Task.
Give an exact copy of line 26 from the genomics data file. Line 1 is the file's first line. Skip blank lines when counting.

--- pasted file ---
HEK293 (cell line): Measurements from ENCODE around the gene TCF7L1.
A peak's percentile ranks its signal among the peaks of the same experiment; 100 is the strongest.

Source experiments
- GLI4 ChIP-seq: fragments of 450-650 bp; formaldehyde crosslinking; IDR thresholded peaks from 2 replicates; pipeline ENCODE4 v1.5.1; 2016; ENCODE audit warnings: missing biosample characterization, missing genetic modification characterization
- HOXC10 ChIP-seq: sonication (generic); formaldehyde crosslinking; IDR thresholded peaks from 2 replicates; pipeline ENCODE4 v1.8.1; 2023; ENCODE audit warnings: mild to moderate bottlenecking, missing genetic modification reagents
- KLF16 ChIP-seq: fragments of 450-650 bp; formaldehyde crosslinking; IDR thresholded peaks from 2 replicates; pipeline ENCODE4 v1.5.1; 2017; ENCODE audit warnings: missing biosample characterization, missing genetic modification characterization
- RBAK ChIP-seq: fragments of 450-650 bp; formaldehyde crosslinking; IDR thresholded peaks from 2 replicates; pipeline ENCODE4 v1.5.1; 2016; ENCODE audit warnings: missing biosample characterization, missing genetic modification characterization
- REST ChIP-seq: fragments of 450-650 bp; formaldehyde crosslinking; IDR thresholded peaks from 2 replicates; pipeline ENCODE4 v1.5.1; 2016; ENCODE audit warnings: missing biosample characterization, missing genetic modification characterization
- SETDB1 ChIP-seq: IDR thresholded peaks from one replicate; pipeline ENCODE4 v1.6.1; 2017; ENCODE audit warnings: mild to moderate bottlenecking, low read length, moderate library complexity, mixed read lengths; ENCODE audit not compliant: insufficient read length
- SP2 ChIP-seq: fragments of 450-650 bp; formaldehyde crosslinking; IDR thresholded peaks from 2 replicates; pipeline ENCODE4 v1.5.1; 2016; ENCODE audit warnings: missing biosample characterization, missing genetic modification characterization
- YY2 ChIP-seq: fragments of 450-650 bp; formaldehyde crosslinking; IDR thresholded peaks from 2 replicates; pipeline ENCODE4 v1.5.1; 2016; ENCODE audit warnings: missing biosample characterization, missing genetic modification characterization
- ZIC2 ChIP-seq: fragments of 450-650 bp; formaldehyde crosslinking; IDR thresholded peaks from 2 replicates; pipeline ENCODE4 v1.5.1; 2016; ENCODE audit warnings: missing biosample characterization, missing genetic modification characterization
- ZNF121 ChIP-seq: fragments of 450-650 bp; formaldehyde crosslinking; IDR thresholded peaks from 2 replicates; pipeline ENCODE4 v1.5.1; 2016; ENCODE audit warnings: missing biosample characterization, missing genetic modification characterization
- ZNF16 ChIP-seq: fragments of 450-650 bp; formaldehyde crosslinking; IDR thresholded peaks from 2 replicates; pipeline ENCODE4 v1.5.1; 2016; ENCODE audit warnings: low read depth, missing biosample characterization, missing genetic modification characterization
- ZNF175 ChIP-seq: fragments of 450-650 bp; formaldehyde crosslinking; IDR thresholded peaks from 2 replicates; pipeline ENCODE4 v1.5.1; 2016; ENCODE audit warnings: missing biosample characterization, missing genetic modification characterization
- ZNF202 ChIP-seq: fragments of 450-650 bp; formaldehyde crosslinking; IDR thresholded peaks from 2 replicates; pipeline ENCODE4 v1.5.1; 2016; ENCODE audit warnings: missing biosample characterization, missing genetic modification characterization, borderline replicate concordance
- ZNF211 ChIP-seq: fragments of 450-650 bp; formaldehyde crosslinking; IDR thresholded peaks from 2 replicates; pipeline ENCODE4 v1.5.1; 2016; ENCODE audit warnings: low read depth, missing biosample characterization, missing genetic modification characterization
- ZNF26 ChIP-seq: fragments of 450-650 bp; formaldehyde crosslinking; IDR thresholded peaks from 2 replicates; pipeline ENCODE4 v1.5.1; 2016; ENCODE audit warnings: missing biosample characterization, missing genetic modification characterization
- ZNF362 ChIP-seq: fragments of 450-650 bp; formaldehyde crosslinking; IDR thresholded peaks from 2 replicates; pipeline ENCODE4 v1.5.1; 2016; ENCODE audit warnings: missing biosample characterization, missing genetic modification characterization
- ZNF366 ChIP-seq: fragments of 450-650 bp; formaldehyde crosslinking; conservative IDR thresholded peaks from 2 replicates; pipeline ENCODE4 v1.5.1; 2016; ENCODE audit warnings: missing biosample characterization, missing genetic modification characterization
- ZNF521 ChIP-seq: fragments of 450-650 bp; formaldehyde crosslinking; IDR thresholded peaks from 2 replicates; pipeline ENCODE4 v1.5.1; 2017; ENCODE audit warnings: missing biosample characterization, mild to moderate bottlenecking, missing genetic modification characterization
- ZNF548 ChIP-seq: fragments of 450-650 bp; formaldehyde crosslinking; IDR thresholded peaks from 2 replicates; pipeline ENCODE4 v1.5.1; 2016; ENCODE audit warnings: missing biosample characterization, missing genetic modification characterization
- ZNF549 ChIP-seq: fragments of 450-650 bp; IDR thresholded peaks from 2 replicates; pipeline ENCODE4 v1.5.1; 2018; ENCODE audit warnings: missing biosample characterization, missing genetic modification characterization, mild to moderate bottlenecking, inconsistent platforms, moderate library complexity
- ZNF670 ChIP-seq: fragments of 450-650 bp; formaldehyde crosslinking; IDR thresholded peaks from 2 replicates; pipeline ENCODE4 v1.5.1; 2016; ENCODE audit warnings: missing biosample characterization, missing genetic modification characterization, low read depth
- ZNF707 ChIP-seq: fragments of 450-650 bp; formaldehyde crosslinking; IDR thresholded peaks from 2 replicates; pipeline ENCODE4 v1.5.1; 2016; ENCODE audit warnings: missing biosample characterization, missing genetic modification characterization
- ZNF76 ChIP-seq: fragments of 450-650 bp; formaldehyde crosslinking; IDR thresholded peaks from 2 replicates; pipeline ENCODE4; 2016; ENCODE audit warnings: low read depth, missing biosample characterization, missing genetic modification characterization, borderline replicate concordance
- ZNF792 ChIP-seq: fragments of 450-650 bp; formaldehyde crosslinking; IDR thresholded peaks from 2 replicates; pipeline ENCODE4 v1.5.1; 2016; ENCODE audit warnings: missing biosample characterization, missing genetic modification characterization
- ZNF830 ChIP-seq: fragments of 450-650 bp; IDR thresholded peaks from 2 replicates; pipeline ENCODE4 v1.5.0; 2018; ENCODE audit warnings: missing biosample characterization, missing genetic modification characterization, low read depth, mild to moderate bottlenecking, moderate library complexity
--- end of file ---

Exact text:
- ZNF76 ChIP-seq: fragments of 450-650 bp; formaldehyde crosslinking; IDR thresholded peaks from 2 replicates; pipeline ENCODE4; 2016; ENCODE audit warnings: low read depth, missing biosample characterization, missing genetic modification characterization, borderline replicate concordance